The Changing Rhythm Of My Hometown

All change is not growth,
as all movement is not forward.

~Ellen Glasgow

Change in Mangalore

Little heed has been paid to the preservation of the traditional tile roofed structures of my once charming hometown in its race to ‘big-townhood’. Their distinctive profiles are fast being replaced by characterless concrete high-rises. And malls!

What is it with Asians and malls? How many malls does a town really need? How many generic chain stores can one shop in?

Our visit to Mangalore last week marked the passing of yet another elder of the family and the changing rhythm of the place echoed our sadness. We felt an urgency to ‘experience’ what is left of its slow cultural landscape as we walked past its once beautiful narrow lanes lined with countless terracotta roofed buildings desultorily awaiting their turn to be sacrificed at the altar of progress.

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Madhu is an Interior designer turned travel blogger on a long sabbatical to explore the world. When not crafting stories on The Urge To Wander, she's probably Tweeting @theurgetowander or sharing special moments on instagram.com/theurgetowander

54 thoughts on “The Changing Rhythm Of My Hometown

  1. Some thing everywhere …. old has to give place for new … the visit gallery is wonderful … the narrow street is my pick. No people around ????? Looks very quite. Really like the photo with all the palm trees too. Have a great weekend.

  2. Yes, indeed…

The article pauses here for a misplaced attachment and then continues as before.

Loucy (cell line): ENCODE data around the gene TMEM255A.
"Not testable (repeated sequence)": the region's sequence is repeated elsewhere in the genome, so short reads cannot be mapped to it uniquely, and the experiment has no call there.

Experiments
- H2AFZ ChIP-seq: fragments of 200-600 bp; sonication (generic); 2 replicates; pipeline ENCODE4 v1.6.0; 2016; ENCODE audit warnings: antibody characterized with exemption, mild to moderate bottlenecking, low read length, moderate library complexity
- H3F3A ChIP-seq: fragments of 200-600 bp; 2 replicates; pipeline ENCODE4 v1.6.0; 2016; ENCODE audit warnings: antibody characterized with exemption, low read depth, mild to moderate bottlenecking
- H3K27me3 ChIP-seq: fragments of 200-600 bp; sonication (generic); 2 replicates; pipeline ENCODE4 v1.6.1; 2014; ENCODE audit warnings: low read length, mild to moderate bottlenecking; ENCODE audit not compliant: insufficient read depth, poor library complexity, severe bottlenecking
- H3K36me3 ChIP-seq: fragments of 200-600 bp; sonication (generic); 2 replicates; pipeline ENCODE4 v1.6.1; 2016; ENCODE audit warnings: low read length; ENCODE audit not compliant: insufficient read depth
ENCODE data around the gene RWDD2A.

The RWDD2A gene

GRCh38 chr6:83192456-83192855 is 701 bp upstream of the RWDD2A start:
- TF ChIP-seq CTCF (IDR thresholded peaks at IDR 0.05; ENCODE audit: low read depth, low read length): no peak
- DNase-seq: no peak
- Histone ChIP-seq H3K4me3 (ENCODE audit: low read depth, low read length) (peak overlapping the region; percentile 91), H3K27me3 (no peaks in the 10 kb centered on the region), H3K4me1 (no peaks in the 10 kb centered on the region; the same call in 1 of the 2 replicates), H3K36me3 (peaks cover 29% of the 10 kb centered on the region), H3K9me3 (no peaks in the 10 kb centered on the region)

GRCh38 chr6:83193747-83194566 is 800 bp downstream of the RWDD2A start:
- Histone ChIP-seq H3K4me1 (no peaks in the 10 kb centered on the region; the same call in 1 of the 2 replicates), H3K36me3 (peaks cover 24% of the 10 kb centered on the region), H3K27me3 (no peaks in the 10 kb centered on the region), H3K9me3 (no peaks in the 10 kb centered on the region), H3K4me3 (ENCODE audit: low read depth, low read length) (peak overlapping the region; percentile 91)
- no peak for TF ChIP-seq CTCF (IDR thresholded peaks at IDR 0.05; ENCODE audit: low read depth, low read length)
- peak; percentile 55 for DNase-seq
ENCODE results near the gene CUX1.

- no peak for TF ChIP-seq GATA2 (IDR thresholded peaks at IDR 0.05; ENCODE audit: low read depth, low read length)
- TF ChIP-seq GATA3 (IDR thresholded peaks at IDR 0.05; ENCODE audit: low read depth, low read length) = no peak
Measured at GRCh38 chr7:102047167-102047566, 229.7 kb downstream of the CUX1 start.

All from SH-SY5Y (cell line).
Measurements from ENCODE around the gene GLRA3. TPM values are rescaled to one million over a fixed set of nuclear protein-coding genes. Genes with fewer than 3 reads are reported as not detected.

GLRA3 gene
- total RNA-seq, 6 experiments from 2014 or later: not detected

but what can we do, dear Madhu, to change the happening?
    My husband is active into architecture preservation (restoration) a.s.o. sometimes, he said, it is less expensive to throw down everything and rebuild. The problem is that many reconstruct according to “modern” parameters without considering the possibility of maintaining the architectural features of the place.
    Have a lovely weekend :-)claudine

  3. Oh, it will be such a shame if these beautiful dwellings are demolished to make room for malls or any other new development. It’s always sad when you see something sentimental being destroyed, but even worse when it’s in the name of commercialism, I think.

  4. How lovely these buildings are, and the way of life they represent. I hate people messing with the place where I live: it makes me appalled. I do hope some of the character of your town is saved.

  5. It is very sad. People just don’t understand the value in this throwaway world. Newer isn’t necessarily better. When I first came to Seattle I went to the little restaurant on the ground floor of the Hungerford Hotel downtown. Not a thing had been changed since the 1930s; it was like traveling back through time. A year later I brought a friend downtown to see it. I was just sick to discover they had gutted the restaurant to build a Red Robin burger joint, just like every other plastic and neon Red Robin in the restaurant chain. Who in his right mind could see that as an improvement?

  6. the traditional houses have a wonderful character, spacious and shapely, with their unique decorations, walls and gardens, number 8 was my favourite image …. so sad to see them being demolished … replaced by the same bland concrete horrors that upset me on the gold coast here … these ugly new buildings will never be treasured because there is no attention to detail, no hand of man in their construction, just the roar of machinery and commerce 😦 …. thanks for showing us the beauty of the old madhu!

  7. Every time I visit Bangalore some old building has been demolished ~ it makes me really sad 😦

  8. Nice photos. Don’t you sometimes feel sadness to see the old make way for new,steel, glass and concrete?

  9. It is so sad to see our old neighborhoods being torn down to make place for buildings with no character.